Hospital takes on rare surgery to help baby born with four legs
Advocate Children's Hospital surgeons have successfully operated on a baby from Africa who was born with two spines and an extra set of legs protruding from her neck.
The hospital announced Tuesday that 10-month-old Dominique from Ivory Coast, or Cote d'Ivoire, in West Africa, is recovering well from the March 8 surgery. The baby has already started sitting up again, said Nancy Swabb, who is hosting the infant in her Edgebrook neighborhood home during the infant's recovery in the U.S.
Doctors expect she'll be able to live a normal, fully functional life. "Her recovery has been amazing," Swabb said. "Children are so resilient."
Not many hospitals have done such operations, and the surgery was the first of its kind ever performed by Advocate Children's Hospital, which has campuses in Park Ridge and Oak Lawn.
In the Chicago area, many people think of Lurie Children's Hospital in downtown Chicago as the go-to facility for complex pediatric operations. Lurie, for example, has successfully separated three sets of conjoined twins, said Lurie spokeswoman Julie Pesch.
Lurie also attracts many patients from abroad. Last year, Lurie cared for 247 patients from outside the U.S.
Advocate Children's Hospital, about 15 miles northwest of downtown, admittedly doesn't attract many patients from abroad and may not be as well-known for complex surgeries, said Dr. Robert Kellogg, one of the five surgeons who operated on Dominique. But he said surgeons at Advocate knew they could help Dominique, whose last name was not being released at her parents' request.
Dominique was born with what's known as a parasitic twin, Kellogg said. The other twin, however, never fully developed. Only the lower half of that twin's body formed, and Dominique was born with that parasitic twin joined to her spine, Kellogg said.
Only a handful of cases like Dominique's, involving a parasitic twin attached at the spine, have ever been documented, he said.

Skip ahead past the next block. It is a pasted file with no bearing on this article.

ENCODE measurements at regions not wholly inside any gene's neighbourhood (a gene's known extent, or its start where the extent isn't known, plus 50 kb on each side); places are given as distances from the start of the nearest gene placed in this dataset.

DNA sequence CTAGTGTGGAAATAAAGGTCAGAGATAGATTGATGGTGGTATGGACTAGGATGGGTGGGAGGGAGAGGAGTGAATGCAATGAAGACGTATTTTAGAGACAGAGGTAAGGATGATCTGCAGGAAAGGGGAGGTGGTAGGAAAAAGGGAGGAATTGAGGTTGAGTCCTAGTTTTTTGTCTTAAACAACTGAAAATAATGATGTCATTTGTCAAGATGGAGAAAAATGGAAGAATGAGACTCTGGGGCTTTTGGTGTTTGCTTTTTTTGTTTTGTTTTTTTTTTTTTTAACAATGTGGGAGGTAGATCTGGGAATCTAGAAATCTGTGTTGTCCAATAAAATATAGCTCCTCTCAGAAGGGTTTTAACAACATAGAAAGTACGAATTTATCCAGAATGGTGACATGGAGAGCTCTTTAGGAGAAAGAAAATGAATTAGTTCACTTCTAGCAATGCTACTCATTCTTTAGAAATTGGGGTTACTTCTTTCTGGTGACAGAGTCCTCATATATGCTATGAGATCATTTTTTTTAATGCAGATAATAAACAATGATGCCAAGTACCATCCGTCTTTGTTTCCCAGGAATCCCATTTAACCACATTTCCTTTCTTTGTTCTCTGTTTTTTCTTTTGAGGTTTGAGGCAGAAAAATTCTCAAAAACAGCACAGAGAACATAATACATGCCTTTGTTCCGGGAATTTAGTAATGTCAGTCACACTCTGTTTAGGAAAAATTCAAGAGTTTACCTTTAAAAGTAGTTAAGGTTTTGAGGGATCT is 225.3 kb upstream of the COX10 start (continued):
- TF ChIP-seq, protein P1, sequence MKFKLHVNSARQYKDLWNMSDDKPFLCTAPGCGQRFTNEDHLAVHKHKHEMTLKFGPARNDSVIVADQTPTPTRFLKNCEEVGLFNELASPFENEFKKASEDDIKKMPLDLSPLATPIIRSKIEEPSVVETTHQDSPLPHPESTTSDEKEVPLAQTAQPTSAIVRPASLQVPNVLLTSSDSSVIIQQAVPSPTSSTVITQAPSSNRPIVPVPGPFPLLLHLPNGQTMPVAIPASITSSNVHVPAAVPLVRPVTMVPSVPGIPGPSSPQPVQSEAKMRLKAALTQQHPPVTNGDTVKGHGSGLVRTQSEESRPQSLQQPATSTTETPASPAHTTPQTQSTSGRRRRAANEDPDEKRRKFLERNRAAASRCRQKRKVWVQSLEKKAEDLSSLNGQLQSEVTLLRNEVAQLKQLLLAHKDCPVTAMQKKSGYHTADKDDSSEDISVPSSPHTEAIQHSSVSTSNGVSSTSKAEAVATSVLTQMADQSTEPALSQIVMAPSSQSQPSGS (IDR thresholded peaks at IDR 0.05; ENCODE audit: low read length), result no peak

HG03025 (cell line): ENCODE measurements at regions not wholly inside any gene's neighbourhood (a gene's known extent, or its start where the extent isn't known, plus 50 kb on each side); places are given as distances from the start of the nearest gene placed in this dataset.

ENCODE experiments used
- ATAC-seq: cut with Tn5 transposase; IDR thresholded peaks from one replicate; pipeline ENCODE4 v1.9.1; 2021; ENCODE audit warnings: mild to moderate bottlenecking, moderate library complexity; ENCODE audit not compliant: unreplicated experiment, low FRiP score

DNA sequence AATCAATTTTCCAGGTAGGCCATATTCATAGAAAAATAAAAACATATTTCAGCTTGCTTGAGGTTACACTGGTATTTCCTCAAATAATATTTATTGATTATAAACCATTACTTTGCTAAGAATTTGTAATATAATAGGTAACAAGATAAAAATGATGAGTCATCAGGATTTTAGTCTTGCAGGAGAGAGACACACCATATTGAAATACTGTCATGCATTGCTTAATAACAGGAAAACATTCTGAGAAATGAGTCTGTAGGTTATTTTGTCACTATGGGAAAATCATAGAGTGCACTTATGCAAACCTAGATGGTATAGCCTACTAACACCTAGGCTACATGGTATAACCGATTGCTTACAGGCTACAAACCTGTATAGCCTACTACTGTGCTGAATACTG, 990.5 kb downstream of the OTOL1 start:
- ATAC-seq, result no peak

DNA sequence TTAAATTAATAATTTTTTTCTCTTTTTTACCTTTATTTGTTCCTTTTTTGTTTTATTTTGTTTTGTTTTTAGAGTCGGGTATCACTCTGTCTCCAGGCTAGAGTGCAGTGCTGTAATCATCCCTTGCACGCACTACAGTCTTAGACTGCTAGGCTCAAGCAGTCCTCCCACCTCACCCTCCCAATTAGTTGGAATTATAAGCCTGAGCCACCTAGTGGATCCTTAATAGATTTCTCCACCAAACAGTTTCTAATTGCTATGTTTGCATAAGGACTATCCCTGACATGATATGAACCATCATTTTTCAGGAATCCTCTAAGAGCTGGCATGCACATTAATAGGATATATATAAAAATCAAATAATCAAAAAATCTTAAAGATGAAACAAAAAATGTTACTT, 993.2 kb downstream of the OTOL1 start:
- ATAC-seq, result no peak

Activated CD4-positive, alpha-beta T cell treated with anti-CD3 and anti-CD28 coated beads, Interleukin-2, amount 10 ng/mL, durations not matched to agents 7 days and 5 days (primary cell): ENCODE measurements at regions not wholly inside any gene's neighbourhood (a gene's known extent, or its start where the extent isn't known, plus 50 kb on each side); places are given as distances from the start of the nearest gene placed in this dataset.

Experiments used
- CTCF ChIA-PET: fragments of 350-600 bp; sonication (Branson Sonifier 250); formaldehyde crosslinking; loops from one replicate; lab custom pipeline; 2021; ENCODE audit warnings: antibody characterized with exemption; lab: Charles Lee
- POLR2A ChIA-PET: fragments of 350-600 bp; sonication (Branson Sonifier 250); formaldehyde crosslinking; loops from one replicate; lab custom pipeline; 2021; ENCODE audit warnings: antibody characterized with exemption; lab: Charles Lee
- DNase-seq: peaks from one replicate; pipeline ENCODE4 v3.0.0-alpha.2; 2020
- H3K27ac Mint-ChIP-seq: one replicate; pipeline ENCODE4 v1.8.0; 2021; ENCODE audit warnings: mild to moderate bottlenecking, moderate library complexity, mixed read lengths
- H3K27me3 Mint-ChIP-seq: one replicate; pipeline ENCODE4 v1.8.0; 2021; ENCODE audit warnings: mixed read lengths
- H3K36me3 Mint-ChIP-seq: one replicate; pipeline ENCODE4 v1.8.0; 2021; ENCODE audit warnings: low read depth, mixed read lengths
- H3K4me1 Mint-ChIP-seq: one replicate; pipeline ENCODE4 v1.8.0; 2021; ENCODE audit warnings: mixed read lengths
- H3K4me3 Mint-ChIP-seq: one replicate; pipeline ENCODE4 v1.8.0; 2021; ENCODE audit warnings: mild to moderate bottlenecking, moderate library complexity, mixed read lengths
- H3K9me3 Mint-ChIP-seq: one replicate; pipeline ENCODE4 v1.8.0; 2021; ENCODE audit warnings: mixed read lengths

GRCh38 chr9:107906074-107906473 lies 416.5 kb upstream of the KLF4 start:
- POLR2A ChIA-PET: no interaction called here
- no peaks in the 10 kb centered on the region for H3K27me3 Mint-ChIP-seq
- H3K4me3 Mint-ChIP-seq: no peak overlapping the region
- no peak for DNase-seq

The surgery lasted about six hours. The surgeons had to separate bone, blood vessels and nerves, Kellogg said. "It was very complicated because there were all kinds of different connections between Dominque and the twin," he said.
"While it's not something that this hospital has done before, we certainly had the confidence we could plan and perform this surgery and have a good outcome at the end," Kellogg said. "We really do have the capacity to care for these very complicated patients that have a lot of needs."
One of Advocate's surgeons, Dr. John Ruge, had a relationship with the nonprofit Children's Medical Missions West, which contacted him to see if he could help Dominique, Kellogg said. The Ohio-based organization describes itself as a nonprofit Christian organization that finds free medical care for children who can't necessary get care in their home countries. Attempts to reach the group were not immediately successful.
The organization also finds host families, such as the Swabbs, to care for children while they're receiving medical care in the U.S. Nancy Swabb said Dominique arrived in the U.S. in early February.
Swabb said she volunteered to host Dominique after seeing a Facebook post featuring a photo of the little girl in her mother's lap. Within two weeks of seeing that Facebook post, Dominique and an escort flew from her home in the city of Abidjan to Chicago, where she met Nancy Swabb, her husband and their two daughters, ages 9 and 15.
Dominique likely will head home to her mother, father and three older sisters, who've been getting regular updates on the baby's condition, in mid-April, Swabb said. Dominique's parents weren't able to come due to cost, an Advocate Children's Hospital spokeswoman said.
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